Earlier this month and for the first time in the history of the United Nations, the Economic and Social Commission for Western Asia (ESCWA)—a UN institution—issued a report arguing that Israeli policies toward the Palestinian people amounted to apartheid. It endorsed economic coercion, or boycotts, divestment, and sanctions of Israel, as a response to these policies. Shortly after the report was issued, a firestorm of criticism followed from many of the usual suspects, particularly the United States and Israel. The executive secretary of ESCWA, Rima Khalaf, was compelled to resign under pressure. The report, authored by academics Richard Falk and Virginia Tilley, was removed from the website of ESCWA after pressure from the United States and Israel, but it remains accessible online.
Most western media coverage of these events focused on the reactions and the Khalaf resignation, but little was on the actual report itself, its content, or arguments. Surely, this was the best possible outcome for which Israel hopedas it sought to quash the report and set a precedent for any future efforts that invoke apartheid through the United Nations. The content of the report, however, is important and the framework used by the authors is valuable.
The report comes at a time when there is a deteriorating situation on the ground and widespread lack of faith in a negotiated outcome along the lines of a two-state solution, which has been the stated policy objective of international players, with a profound distancing from this objective by both the Israeli and American governments. At the same time, the new administration in Washington has made a point of ensuring there is no gap between Washington and Tel Aviv and the Israelis have warmly welcomed this complete agreement on security and economic interests.
The US and International Organizations under Trump
The Trump Administration differs significantly from its predecessor, the Obama Administration, to say the least. One area in which this contrast is particularly stark is in the administration’s approach to the world and specifically how it sees the role of international organizations like the United Nations in advancing its objectives. President Trump had been outspoken on the campaign trail about an “America first” worldview that prioritizes American interests at the expense of long-standing alliances and relations with the outside world. Likewise, after the election, he has shown disdain for diplomacy and international organizations, calling the United Nations “just a club for people to get together, talk and have a good time.”
Trump’s pick for ambassador to the United Nations, Nikki Haley, said at her confirmation hearing before the US Senate that “Nowhere has the UN’s failure been more consistent and more outrageous than in its bias against our close ally Israel,” adding “I will not go to New York and abstain when the UN seeks to create an international environment that encourages boycotts of Israel. I will never abstain when the United Nations takes any action that comes in direct conflict with the interests and values of the United States.”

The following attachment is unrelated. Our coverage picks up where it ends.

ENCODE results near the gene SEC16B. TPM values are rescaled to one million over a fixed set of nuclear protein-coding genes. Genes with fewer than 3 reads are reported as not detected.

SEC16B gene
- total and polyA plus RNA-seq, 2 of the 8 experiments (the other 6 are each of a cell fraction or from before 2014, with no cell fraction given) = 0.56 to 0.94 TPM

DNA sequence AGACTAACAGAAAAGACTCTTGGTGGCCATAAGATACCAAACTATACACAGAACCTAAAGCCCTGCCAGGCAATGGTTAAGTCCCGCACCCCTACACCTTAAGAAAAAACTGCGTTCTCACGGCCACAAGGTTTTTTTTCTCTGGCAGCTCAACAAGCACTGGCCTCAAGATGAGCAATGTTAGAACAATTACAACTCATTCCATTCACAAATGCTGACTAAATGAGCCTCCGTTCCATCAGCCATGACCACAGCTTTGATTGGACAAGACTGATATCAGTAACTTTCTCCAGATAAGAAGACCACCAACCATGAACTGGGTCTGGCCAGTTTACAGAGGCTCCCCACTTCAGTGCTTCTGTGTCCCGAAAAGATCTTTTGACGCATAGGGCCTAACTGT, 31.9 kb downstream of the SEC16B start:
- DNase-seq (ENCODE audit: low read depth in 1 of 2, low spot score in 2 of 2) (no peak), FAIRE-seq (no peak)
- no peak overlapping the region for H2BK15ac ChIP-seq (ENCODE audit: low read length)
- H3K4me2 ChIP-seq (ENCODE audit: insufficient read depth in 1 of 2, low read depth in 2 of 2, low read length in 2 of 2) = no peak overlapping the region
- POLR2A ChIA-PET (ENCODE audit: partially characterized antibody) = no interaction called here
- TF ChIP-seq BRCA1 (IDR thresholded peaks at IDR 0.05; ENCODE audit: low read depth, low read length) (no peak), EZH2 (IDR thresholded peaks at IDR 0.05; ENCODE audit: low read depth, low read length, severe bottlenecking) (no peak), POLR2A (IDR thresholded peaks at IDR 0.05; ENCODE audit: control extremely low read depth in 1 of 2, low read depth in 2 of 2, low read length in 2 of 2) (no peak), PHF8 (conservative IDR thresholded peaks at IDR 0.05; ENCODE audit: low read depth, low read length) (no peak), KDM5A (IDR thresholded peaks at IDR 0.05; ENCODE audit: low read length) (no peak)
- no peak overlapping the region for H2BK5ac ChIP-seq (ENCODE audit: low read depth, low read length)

Normally, the individual whom the president of the United States chooses for the post of ambassador to the UN is not likely to be in a position to have great impact on policy. Further, this position, like all ambassadorships, is normally a direct extension of the policy of the president of the United States. But there is little that is normal about how the Trump Administration functions. In fact, on multiple occasions Haley has sounded a different note on US foreign policy from Trump, raising questions about the degree of independence she has in her role and precisely what a Trump Administration seeks to use the UN for, if anything at all.
Two notable differences between the US representative at the UN and the White House became evident regarding the issues of Russia and Israel/Palestine. In the first case, Haley delivered a firm and scathing speech on Russia at the Security Council which was far more in line with long-standing US policy than with the apparent position of President Trump, who has only spoken fondly of Russia. In the second instance, Haley reiterated strong US commitment to the goal of a two-state solution to the Israeli-Palestinian issue a day after the president wavered and signaled openness to other solutions when he received Israeli Prime Minister Benjamin Netanyahu at the White House. For there to be a difference in policy between a US ambassador to the United Nations and the White House, on occasion, is odd, but for it to happen twice on major foreign policy issues, in the first month of an administration, is unheard of and could be interpreted as a sign of dysfunction.
Haley seems to understand her mandate as a protector of Israel, but it is not exactly clear if even she knows what that means. Earlier this year, Haley abruptly and without warning crossed paths with the UN secretary general over the appointment of Salam Fayyad, the former prime minister of the Palestinian Authority, to the post of director of the UN political mission in Libya. In a statement she said, “For too long the UN has been unfairly biased in favor of the Palestinian Authority to the detriment of our allies in Israel. The United States does not currently recognize a Palestinian state or support the signal this appointment would send within the United Nations.” She added, “Going forward the United States will act, not just talk, in support of our allies.” Israel’s UN ambassador, Danny Danon, welcomed the statement, proclaiming, “This is the beginning of a new era at the U.N. The United States stands firmly and unapologetically beside Israel.”